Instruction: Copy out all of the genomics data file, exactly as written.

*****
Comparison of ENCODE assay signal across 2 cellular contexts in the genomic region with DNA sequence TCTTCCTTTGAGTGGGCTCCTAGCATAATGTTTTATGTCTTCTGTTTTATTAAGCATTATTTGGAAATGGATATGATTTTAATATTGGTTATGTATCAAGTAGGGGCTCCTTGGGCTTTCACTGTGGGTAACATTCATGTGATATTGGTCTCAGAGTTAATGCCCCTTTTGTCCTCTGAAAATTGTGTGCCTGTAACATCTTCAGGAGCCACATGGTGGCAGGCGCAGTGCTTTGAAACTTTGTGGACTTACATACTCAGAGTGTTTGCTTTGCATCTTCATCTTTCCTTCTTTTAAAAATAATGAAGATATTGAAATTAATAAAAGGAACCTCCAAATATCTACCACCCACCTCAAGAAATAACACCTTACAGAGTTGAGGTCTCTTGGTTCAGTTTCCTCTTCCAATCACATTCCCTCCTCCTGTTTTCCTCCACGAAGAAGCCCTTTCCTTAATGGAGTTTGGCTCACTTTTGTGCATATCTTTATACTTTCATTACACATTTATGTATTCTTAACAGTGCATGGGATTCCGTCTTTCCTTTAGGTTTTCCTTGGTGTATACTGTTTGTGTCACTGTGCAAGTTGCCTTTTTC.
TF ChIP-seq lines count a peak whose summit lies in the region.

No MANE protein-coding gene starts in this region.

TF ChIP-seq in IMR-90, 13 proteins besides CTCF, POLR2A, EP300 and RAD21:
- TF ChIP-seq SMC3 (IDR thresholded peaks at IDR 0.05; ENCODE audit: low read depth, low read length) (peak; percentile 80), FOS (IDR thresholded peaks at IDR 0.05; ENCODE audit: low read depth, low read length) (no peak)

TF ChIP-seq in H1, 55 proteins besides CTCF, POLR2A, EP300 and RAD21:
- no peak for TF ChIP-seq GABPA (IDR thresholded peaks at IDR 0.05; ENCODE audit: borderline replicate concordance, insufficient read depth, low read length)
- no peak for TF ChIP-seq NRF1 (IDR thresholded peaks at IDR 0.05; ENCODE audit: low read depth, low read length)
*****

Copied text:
Comparison of ENCODE assay signal across 2 cellular contexts in the genomic region with DNA sequence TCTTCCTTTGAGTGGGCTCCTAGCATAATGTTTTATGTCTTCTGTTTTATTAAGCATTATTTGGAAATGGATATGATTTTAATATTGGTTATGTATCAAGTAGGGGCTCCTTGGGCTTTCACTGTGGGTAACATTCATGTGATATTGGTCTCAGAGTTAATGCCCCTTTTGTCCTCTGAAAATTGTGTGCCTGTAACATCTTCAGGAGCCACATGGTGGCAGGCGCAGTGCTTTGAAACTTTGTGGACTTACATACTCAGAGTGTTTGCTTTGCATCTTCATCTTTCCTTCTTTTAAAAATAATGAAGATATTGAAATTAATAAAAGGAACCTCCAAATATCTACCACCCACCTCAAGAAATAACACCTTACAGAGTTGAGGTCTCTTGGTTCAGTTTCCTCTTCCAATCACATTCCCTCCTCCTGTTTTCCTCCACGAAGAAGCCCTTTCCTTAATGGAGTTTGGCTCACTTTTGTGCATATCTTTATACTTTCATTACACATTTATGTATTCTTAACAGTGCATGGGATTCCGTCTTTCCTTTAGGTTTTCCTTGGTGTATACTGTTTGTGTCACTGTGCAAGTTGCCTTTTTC.
TF ChIP-seq lines count a peak whose summit lies in the region.

No MANE protein-coding gene starts in this region.

TF ChIP-seq in IMR-90, 13 proteins besides CTCF, POLR2A, EP300 and RAD21:
- TF ChIP-seq SMC3 (IDR thresholded peaks at IDR 0.05; ENCODE audit: low read depth, low read length) (peak; percentile 80), FOS (IDR thresholded peaks at IDR 0.05; ENCODE audit: low read depth, low read length) (no peak)

TF ChIP-seq in H1, 55 proteins besides CTCF, POLR2A, EP300 and RAD21:
- no peak for TF ChIP-seq GABPA (IDR thresholded peaks at IDR 0.05; ENCODE audit: borderline replicate concordance, insufficient read depth, low read length)
- no peak for TF ChIP-seq NRF1 (IDR thresholded peaks at IDR 0.05; ENCODE audit: low read depth, low read length)